By Raphael Garcia
It’s clear that mixed martial arts is a market thoroughly dominated by the Ultimate Fighting Championship. The largest promotion in the world continues to put on events that bring fans the biggest names and set the path for the future of the sport, i.e. UFC 205. However, Bellator MMA cannot be completely ignored. As the promotion continues to go through growing pains of sorts, there are glimmers of hope that this promotion can become a viable alternative beyond the hardcore MMA fan base.
With Bellator 163 behind us, we now await the ratings report for the event. The show was headlined by the light heavyweight championship bout between Liam McGeary and Phil Davis, where Davis took home the title. One of the more interesting aspects of this fight was the way that Bellator promoted it in the weeks leading up to the bout. Instead of the same old interviews and press -conferences, the organization leveraged an almost comical feel in order to present the fighters to the public.
However, that doesn’t mean that the job will be as easy as the Viacom-owned company hopes. One of the reasons that Bellator continues to lag behind the UFC is the lack of talent depth on its roster. While Ortiz vs. Sonnen will grab attention due to the circus-like nature of both men involved, an important bout between Douglas Lima and Andrey Koreshkov at Bellator 164 could go largely unnoticed for the second time. Both Lima and Koreshkov are highly valuable to the promotion, especially Koreshkov who is coming off of a dominating win over a former UFC champion in Benson Henderson. Bellator certainly has valuable assets on its roster, but the promotion struggles to find a way to build them into mainstays that draw fans and ratings.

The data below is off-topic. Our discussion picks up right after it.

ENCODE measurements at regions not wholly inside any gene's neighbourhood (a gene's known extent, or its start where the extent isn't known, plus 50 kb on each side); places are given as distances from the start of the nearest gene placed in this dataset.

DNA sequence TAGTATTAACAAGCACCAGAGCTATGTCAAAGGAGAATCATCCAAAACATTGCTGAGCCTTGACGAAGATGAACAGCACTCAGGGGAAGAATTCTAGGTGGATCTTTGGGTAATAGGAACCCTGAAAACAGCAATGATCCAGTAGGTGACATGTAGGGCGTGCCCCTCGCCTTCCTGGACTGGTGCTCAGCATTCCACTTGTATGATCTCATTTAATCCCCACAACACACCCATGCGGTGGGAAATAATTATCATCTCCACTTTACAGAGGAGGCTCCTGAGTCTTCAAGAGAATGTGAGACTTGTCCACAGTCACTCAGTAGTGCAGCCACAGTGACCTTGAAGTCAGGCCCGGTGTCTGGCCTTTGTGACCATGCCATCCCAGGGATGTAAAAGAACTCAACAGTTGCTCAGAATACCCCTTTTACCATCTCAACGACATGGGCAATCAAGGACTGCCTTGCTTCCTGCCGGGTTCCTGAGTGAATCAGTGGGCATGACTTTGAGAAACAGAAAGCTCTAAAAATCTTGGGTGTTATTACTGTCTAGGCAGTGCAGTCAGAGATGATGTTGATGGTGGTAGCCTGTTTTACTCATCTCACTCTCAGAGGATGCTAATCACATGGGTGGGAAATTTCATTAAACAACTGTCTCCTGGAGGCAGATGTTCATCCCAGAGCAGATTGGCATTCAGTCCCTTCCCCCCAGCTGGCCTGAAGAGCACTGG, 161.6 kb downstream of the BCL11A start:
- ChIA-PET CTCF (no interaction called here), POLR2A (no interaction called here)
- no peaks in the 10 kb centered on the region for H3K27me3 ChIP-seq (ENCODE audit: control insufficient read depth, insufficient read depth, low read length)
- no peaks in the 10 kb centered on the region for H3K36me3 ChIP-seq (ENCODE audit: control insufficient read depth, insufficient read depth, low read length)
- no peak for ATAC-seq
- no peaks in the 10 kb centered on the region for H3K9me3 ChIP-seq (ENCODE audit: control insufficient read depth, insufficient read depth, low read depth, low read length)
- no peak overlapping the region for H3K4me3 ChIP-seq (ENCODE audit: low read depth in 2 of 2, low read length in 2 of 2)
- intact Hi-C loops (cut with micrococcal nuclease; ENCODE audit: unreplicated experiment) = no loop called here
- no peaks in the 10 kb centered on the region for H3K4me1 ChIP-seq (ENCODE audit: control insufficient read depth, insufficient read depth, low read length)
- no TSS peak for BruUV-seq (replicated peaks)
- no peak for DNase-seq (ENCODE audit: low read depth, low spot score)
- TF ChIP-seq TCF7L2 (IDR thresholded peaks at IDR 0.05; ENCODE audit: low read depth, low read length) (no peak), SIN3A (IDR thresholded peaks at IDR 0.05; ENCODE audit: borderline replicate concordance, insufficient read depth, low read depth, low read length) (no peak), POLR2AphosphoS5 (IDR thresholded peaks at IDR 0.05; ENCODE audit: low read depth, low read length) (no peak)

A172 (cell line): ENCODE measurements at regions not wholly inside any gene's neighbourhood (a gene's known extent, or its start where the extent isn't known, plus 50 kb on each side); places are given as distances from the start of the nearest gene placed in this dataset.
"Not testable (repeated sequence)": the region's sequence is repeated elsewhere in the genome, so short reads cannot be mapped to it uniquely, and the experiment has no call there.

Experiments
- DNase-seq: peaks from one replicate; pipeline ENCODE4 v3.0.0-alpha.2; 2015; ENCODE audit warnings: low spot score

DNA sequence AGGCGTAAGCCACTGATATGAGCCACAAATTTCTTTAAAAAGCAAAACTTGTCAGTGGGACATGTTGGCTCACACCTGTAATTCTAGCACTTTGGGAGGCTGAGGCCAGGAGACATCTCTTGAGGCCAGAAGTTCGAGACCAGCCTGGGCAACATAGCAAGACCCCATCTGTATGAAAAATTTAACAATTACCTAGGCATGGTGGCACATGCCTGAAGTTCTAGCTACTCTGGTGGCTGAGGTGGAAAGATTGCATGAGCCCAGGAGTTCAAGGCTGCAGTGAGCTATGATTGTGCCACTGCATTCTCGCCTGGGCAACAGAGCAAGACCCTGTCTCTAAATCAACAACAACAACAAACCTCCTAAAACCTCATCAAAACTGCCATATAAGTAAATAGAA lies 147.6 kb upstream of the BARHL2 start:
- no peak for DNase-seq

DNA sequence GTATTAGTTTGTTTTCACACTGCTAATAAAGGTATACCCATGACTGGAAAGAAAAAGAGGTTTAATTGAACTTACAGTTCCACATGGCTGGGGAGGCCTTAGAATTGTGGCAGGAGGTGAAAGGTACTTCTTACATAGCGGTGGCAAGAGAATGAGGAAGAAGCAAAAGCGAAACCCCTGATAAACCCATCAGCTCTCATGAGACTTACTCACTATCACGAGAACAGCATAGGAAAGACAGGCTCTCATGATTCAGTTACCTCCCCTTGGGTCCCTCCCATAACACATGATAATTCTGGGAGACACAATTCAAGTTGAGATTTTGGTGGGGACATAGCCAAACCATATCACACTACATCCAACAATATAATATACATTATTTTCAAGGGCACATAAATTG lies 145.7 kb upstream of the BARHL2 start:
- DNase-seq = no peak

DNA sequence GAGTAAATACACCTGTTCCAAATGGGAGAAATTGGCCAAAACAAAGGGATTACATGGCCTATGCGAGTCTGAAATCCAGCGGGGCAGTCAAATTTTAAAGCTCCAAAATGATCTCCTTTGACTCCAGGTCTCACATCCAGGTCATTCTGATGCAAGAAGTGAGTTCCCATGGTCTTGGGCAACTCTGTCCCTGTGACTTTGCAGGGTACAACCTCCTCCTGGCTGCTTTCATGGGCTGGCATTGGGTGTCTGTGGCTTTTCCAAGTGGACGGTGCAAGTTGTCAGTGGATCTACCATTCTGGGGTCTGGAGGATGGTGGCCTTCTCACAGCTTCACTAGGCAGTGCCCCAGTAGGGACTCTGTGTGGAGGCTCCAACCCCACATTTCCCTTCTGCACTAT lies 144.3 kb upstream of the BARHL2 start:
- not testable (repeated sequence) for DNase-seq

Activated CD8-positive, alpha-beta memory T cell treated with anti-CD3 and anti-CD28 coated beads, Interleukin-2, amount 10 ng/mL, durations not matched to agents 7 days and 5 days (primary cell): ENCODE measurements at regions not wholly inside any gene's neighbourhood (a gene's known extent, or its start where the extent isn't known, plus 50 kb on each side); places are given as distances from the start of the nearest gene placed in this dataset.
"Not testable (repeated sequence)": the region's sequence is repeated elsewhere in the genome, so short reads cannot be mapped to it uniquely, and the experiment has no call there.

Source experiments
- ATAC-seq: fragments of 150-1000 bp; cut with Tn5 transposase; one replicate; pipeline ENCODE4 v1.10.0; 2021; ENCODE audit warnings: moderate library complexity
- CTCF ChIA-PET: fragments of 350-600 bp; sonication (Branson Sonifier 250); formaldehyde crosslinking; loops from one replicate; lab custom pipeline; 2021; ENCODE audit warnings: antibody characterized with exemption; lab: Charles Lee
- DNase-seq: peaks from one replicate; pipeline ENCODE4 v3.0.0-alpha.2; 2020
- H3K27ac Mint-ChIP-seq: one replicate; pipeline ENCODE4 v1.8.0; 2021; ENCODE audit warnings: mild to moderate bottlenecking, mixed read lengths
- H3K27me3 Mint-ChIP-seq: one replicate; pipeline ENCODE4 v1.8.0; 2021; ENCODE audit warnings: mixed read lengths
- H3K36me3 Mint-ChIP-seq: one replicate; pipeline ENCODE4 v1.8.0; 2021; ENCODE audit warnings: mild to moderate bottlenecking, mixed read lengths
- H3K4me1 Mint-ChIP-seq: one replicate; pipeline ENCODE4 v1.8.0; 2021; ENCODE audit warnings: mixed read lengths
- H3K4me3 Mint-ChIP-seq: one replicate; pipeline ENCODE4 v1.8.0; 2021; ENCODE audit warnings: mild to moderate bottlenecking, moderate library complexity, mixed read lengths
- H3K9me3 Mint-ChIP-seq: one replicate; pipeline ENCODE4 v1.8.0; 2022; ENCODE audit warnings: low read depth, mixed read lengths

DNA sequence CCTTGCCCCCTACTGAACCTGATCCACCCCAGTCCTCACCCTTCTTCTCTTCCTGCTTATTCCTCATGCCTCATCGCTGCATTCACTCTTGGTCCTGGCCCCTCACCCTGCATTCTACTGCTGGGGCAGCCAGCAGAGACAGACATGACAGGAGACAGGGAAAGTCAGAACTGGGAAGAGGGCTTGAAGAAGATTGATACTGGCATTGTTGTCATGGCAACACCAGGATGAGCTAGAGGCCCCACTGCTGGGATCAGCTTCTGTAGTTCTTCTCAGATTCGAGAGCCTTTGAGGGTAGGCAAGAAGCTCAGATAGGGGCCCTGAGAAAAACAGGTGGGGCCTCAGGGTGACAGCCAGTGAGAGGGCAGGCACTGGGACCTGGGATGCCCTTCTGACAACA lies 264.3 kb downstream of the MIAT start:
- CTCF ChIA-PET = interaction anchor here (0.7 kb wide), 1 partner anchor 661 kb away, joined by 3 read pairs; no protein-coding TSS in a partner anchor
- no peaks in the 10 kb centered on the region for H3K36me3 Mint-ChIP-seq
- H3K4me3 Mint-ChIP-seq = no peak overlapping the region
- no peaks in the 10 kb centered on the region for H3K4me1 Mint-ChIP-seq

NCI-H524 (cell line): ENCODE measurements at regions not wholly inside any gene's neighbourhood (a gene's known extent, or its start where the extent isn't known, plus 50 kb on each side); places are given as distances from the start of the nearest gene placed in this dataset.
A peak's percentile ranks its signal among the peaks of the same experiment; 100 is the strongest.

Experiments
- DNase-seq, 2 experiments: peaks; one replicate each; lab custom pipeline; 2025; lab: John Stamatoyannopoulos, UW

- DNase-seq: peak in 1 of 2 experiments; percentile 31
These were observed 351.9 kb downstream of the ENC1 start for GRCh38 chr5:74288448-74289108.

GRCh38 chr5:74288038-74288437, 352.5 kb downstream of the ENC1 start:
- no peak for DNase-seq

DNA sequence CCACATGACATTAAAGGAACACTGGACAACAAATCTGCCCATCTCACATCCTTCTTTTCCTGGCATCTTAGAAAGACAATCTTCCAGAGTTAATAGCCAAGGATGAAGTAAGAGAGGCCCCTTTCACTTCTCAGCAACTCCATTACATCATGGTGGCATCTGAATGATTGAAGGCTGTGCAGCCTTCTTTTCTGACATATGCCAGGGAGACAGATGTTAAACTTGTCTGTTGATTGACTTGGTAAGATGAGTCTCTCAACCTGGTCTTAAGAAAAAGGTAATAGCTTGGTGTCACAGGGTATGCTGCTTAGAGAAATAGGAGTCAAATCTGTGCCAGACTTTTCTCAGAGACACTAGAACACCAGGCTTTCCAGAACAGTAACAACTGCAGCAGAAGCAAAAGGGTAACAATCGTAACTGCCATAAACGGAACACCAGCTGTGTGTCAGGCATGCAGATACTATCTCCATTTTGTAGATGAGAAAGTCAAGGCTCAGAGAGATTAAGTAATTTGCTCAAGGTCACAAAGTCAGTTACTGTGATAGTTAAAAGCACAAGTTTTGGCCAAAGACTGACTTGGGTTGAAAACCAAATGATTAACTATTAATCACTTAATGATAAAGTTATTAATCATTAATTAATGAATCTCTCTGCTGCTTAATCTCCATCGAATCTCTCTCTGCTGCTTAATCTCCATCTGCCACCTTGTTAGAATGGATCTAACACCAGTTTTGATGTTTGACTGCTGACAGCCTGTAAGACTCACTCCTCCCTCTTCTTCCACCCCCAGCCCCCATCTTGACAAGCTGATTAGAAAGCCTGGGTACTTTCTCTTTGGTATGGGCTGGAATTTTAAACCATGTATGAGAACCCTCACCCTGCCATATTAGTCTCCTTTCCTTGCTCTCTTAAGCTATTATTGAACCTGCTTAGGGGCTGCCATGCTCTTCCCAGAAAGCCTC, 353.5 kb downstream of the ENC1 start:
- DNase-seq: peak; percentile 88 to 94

Marloes Coenen or Eduardo Dantas; both are fighters that can put on intriguing fights and promote them well, but neither has achieved a position in which spectators outside the hardcore fan spectrum really care about their performances. Bellator’s roster is filled with these kinds of competitors that are too far off from pushing the promotion into its next phase of development.
Still, as a whole, Bellator does add value to MMA. From the inclusion of the women’s featherweight division, to not shying away from the circus type fights harkening back to MMA of old, Bellator continues to offer an alternative to what the UFC has become. However, the promotion needs to find a way to offer that alternative while consistently building upon the successes of its past. And that is harder than it might seem.